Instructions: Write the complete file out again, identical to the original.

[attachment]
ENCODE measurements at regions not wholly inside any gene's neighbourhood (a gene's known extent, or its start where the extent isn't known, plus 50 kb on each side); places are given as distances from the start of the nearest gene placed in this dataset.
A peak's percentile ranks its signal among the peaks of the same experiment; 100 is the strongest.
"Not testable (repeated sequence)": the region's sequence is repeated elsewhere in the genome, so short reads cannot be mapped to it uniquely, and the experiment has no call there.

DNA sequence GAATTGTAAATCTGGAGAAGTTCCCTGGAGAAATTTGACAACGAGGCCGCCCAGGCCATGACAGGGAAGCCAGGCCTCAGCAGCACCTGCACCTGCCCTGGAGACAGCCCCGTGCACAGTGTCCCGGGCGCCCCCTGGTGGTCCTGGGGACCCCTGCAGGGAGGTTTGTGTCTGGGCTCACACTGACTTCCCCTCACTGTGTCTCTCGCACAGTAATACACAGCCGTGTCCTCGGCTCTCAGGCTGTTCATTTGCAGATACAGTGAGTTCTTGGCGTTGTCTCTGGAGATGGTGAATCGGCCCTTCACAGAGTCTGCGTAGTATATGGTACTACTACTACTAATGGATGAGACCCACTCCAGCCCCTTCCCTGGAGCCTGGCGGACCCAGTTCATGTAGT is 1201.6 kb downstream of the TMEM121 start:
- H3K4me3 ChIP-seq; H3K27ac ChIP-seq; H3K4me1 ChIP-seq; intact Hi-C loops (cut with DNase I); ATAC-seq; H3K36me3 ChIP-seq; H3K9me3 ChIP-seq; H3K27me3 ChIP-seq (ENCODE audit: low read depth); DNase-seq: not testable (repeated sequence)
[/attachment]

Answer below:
ENCODE measurements at regions not wholly inside any gene's neighbourhood (a gene's known extent, or its start where the extent isn't known, plus 50 kb on each side); places are given as distances from the start of the nearest gene placed in this dataset.
A peak's percentile ranks its signal among the peaks of the same experiment; 100 is the strongest.
"Not testable (repeated sequence)": the region's sequence is repeated elsewhere in the genome, so short reads cannot be mapped to it uniquely, and the experiment has no call there.

DNA sequence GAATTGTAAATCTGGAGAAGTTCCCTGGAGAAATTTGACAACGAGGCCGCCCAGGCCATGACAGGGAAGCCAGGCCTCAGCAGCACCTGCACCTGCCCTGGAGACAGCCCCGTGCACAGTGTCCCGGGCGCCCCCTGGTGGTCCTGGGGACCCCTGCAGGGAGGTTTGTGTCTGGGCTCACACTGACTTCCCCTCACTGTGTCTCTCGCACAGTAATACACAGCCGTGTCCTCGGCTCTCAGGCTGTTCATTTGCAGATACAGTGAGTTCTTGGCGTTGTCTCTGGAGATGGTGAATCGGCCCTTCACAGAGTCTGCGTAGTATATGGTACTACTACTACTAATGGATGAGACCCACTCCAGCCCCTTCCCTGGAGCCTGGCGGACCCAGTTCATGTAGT is 1201.6 kb downstream of the TMEM121 start:
- H3K4me3 ChIP-seq; H3K27ac ChIP-seq; H3K4me1 ChIP-seq; intact Hi-C loops (cut with DNase I); ATAC-seq; H3K36me3 ChIP-seq; H3K9me3 ChIP-seq; H3K27me3 ChIP-seq (ENCODE audit: low read depth); DNase-seq: not testable (repeated sequence)